Those issues alone make me get rid of the book. If I want to read something sexy (which I don't) then I'll check out a sexy book. But its definitely not what I want in a more academic work.

Except that's another issue. Cahill makes a lot of assertions, but doesn't provide footnotes or resources to show where he got his information. You can't do that. It's not scholarly, and it mars your credibility.

His belief regarding God and the Bible is also one of the most unique I've encountered when reading a book. He tries to tread the ground between the-Bible-in-inerrant-and-infallible and (the-Jewish/Christian-)God-is-not-real. He doesn't believe the Bible is accurate (except for when it is); he believes many Bible stories are retellings of Sumerian legends (believes the Greeks did the same thing), eg Noah's flood is a rip-off of the Gilgamesh epic. He does believe God is real and you can have a relationship with him, but a lot of what God is described as doing in the Bible is "obviously false". Honestly, his whole stance is confusing. If the Bible isn't accurate, how do you know when it is accurate? When it feels right? What if something feels right to me but not to you? Truth isn't relevant to our feelings, either something is or it isn't. The Bible is either trustworthy, or it isn't. God is either who he says he is, or he isn't. This balancing act Cahill tries to do just doesn't work. and it brings a lot of questions to mind irrelevant to the book Gifts of the Jews.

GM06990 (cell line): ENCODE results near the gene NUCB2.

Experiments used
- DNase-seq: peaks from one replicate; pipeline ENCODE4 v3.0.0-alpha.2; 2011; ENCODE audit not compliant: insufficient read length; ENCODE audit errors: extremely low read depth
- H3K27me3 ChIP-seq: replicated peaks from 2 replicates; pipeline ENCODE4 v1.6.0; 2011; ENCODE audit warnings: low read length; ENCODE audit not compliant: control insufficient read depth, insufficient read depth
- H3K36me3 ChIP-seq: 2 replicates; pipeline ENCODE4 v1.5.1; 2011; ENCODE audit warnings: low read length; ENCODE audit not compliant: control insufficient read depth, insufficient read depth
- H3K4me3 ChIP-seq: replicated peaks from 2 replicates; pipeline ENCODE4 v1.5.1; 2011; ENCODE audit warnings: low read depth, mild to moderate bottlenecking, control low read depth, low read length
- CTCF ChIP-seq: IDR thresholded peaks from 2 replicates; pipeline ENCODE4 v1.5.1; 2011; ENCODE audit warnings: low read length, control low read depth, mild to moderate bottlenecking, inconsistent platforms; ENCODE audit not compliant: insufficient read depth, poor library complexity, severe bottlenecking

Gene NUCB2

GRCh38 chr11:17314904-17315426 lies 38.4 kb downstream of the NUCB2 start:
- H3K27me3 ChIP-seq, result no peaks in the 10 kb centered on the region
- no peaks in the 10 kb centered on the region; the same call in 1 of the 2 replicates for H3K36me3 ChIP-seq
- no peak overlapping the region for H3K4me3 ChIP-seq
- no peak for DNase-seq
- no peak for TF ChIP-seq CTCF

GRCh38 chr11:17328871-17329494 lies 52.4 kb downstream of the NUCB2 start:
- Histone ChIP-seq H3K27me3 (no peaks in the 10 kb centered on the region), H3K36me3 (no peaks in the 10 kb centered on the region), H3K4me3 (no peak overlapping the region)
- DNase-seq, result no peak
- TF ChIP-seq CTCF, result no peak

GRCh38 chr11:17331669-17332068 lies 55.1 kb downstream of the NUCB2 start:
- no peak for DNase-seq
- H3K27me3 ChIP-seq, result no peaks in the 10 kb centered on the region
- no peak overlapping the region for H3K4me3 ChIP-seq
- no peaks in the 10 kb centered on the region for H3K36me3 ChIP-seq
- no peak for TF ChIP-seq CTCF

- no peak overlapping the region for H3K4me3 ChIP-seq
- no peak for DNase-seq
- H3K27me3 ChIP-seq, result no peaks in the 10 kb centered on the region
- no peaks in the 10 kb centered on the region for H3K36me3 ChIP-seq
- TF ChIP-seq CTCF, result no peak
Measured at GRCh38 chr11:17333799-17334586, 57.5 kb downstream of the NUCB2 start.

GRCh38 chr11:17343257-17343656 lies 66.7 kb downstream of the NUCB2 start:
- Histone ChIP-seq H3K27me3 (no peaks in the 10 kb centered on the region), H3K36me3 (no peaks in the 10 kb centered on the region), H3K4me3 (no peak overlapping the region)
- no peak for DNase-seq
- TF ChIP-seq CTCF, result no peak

That's not to say he doesn't make some excellent points. There were definitely times I had "a-ha!" moments, but a lot of what he said was not revolutionary as I already knew some information and had contemplated other points previously. So all in all, the book was pretty disappointing. It was easy to read, and the premise behind his work is a great one, but the execution could have been better.

Before reading this book I was pretty excited about his Hinges of History series. Now I'm just Meh about it. Will I read other books in this series? I might check them out of the library, but I won't be buying any more.

2 stars.

This book is part of the Reading Challenge 2016, to see other books in the challenge, click here.